You'll probably get answers all over the board, so first of all, do
what you're comfortable doing.
Normally, if you're incorporating printed material, it's easier to
get away with using writing and headlines because normally you're
going to use only a tiny part or change the feel entirely so that
it's not recognizable from a particular source. But, you can run into
trouble if you take, say, an entire passage from a popular book
without attributing it. If you attribute, get permission - in
writing. Forget using a "branded name" or title unless you're doing a
humor or parody piece.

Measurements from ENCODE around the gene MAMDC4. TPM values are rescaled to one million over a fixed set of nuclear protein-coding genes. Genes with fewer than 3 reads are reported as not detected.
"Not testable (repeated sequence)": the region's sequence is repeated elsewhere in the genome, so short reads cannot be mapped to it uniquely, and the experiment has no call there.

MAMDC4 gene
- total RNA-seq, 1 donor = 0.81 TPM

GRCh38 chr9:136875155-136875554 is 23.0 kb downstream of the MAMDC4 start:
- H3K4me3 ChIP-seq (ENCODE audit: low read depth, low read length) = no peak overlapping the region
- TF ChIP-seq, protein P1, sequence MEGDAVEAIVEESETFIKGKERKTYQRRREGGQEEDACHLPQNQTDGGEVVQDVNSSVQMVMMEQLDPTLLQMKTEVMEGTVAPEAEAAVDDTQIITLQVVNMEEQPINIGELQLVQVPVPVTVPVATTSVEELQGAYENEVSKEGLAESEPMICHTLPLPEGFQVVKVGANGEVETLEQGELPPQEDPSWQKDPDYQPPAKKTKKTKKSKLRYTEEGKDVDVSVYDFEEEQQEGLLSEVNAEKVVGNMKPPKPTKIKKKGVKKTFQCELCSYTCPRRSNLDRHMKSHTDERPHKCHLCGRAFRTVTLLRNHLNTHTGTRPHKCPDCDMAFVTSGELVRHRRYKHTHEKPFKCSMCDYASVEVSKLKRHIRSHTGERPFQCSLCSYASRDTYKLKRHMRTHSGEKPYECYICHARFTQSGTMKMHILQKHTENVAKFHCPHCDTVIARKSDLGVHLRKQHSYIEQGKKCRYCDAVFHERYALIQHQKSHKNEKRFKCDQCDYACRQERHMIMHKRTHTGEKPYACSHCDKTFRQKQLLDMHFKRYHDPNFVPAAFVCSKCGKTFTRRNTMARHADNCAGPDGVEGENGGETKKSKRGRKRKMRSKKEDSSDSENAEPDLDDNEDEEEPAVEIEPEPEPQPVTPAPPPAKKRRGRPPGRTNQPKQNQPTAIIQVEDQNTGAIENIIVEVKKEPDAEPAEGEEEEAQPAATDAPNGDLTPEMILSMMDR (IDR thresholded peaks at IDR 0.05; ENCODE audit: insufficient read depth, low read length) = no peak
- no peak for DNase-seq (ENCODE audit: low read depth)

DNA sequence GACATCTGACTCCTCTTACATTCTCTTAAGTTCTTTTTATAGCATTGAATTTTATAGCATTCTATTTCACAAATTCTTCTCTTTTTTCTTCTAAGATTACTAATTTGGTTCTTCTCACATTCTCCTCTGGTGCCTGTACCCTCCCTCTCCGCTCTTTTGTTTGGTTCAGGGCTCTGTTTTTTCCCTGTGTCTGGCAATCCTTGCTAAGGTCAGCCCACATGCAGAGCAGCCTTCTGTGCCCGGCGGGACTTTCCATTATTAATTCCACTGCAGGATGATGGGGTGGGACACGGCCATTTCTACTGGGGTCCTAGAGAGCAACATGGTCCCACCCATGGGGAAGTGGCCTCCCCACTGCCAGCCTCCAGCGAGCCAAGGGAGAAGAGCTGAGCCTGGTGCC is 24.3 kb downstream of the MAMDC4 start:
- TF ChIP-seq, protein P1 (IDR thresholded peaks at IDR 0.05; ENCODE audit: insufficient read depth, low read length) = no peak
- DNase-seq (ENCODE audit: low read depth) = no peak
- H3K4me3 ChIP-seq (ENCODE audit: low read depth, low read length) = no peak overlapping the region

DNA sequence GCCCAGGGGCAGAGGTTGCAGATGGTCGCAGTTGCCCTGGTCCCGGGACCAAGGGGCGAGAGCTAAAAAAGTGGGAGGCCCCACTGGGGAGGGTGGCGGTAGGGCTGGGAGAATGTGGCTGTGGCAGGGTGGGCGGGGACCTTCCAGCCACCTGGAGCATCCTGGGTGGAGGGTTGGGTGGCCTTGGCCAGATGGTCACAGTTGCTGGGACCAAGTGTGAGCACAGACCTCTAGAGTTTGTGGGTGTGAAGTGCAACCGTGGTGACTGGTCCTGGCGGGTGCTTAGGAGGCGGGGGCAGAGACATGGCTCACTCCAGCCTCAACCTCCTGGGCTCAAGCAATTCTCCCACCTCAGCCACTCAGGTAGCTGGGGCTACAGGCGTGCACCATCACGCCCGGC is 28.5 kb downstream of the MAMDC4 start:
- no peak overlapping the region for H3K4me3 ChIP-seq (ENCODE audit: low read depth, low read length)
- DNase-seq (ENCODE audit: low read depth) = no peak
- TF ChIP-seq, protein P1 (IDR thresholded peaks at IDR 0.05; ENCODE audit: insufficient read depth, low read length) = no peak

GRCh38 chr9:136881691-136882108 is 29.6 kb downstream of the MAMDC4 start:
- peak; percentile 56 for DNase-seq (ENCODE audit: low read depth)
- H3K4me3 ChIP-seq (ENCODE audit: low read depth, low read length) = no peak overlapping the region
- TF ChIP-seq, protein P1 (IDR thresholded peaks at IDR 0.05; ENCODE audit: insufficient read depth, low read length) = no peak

I can say newspapers/mags aren't going to care if you cut out
headlines or letters to rearrange in your art.
Photos, textiles are another story. It's a gray area. Again, do what
you're comfortable doing. A true montage, where no one item is
recognizable from a particular source probably won't get you in
For every guideline you get quoted, everyone could come up with a
"what about .." exception. How did Andy Worhol get away with the soup
can prints using a trademarked product label and name? How can
artists use bottle caps in bracelets without paying a royalty to
Coke, for instance?
It's a big fizzy can of noodles. If your art gets hugely noticed,
some companies might choose to come after you. It can happen, but
rarely. So relax, go with what you feel is OK. I can add that if you
further manipulate the image, say scan it in and then alter it so
that it's got your vision --- the hand of the artist --- you're very
safe from a lawsuit.
Congrats on donating your work for such a good cause. You should be
applauded for that!